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Assad welcomed back to Saudi

Syria's President Bashar al-Assad chats with Prince Badr bin Sultan bin Abdulaziz

Syria's President Bashar al-Assad chats with Prince Badr bin Sultan bin Abdulaziz

Bashar Assad was warmly welcomed in Saudi Arabia on Thursday when he landed in Jeddah for an Arab League summit. It’s the first time the Syrian dictator has been welcomed to the Gulf since he began waging war against his own people in 2011.

While the summit is unlikely to result in any big announcements – though the situation in Sudan will be high on the agenda – Assad’s invitation by Riyadh after a decade of isolation sends a strong message. It’s a snub to those in the West who continue to emphasize Assad’s pariah status, and it’s a solid victory for Assad’s key backers: Iran and Russia.

Assad, you’ll likely remember, used chemical weapons in a war over the past decade that killed more than 306,000 and displaced 12 million people (more than 6 million remain abroad).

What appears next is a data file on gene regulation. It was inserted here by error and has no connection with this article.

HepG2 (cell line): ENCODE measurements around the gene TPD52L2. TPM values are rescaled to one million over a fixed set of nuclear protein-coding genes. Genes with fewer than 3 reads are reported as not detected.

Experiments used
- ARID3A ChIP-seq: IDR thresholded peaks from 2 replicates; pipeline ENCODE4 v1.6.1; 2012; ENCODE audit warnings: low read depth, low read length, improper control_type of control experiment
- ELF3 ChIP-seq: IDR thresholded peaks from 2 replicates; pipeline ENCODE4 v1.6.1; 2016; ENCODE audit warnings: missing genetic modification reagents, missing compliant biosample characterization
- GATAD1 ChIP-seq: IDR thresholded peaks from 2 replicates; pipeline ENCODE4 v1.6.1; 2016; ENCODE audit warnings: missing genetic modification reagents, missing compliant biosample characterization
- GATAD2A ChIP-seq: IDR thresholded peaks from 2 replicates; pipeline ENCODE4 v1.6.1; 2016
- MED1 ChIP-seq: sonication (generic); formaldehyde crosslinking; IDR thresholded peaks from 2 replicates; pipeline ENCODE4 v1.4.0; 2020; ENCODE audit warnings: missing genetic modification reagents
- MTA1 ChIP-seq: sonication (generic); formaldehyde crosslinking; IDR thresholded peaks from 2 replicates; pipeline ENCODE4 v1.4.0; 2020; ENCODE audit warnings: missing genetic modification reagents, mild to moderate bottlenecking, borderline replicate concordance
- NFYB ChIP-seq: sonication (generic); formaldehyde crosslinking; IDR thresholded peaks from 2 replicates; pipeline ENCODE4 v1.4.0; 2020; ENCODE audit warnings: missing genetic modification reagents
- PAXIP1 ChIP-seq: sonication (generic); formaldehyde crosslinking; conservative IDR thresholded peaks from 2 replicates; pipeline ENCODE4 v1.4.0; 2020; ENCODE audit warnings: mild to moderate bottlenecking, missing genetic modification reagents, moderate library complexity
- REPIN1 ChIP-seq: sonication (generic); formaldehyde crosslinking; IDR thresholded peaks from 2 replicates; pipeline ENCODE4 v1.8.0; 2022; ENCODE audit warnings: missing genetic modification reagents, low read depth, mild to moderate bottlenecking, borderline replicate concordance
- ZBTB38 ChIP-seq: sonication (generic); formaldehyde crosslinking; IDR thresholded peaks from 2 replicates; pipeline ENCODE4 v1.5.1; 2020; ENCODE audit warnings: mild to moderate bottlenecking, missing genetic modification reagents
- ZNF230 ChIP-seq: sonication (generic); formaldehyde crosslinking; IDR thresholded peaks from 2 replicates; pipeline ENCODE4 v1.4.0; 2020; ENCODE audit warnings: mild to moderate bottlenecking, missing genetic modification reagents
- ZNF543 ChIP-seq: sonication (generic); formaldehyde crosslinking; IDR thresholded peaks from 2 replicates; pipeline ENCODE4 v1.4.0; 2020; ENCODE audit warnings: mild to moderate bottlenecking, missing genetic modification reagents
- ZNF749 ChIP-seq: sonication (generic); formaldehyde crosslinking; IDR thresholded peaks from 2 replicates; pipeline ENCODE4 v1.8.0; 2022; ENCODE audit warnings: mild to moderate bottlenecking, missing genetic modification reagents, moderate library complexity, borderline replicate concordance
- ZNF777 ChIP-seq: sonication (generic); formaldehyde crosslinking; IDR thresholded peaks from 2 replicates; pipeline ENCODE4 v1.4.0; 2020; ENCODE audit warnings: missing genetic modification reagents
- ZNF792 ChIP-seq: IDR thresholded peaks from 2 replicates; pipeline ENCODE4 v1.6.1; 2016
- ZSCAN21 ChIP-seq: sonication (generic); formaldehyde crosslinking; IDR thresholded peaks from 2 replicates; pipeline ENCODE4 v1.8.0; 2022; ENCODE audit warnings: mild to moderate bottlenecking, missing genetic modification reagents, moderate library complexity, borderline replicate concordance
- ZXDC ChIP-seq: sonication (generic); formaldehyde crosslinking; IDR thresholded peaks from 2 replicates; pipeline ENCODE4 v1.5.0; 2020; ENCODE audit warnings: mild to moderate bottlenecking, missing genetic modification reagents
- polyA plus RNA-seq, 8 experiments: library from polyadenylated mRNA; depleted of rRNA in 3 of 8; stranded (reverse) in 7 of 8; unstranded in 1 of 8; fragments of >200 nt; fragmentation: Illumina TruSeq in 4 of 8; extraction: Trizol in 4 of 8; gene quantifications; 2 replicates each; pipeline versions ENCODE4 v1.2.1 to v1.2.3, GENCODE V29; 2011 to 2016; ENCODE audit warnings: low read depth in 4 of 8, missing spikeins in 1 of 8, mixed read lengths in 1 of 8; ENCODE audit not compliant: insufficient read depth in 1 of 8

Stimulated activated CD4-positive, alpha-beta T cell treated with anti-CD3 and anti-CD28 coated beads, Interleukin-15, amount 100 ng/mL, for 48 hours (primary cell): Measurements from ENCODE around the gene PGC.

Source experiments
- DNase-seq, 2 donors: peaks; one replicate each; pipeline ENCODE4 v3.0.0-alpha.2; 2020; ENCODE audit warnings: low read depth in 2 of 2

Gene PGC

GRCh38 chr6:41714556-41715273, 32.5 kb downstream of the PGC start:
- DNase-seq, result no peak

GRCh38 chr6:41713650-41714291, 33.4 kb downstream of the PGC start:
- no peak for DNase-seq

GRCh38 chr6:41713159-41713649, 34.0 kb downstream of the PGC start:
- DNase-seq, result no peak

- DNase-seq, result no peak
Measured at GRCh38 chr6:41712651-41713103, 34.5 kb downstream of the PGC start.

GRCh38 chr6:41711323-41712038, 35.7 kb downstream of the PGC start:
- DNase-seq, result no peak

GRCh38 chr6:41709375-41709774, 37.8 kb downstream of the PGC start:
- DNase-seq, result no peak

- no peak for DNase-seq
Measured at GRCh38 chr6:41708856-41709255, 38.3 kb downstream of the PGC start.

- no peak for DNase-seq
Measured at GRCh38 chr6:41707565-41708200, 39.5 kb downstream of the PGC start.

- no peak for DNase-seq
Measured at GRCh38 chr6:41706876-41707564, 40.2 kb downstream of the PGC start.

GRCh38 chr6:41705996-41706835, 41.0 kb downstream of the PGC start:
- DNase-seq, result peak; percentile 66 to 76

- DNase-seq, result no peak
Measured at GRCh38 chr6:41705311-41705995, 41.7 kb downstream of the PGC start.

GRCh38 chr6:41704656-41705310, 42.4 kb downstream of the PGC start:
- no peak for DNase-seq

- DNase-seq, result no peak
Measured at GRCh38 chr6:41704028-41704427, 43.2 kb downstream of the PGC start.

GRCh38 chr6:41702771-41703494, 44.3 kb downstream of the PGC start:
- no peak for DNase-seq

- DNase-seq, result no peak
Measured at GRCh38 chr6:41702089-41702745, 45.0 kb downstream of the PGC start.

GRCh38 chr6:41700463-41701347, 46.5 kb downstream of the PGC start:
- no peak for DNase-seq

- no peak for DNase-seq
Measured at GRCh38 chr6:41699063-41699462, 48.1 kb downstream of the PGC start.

Since then, the Saudis and Egyptians, who have the most power within the 22-member bloc, have shunned Assad. So why the about-face now?

Arab states have different reasons for pursuing a detente with Assad. For Saudi, which recently reopened its embassy in Damascus, cozying up to Assad can be seen as part of a broader strategy of repairing ties with Iran – to which Syria is a client state. Riyadh is focused on diversifying its economy away from hydrocarbons, and de-escalating regional tensions is key to luring the investment needed to get new industries off the ground. Riyadh also wants to crack down on Syria's drug trade, which is wreaking havoc across the Arab world. Many Arab countries are also vying for lucrative reconstruction contracts to rebuild the war-torn county.

Still, the Arab League is a largely ineffective bloc. Of greater relevance will be whether Assad agrees to attend the COP28 climate summit in Dubai later this year after the Emiratis recently sent him an invite. Indeed, this important event will be attended by high-ranking US and European officials, which would make for some awkward interactions.

Still, the US and Europe have said they have no intention of letting Assad back in back from the cold.


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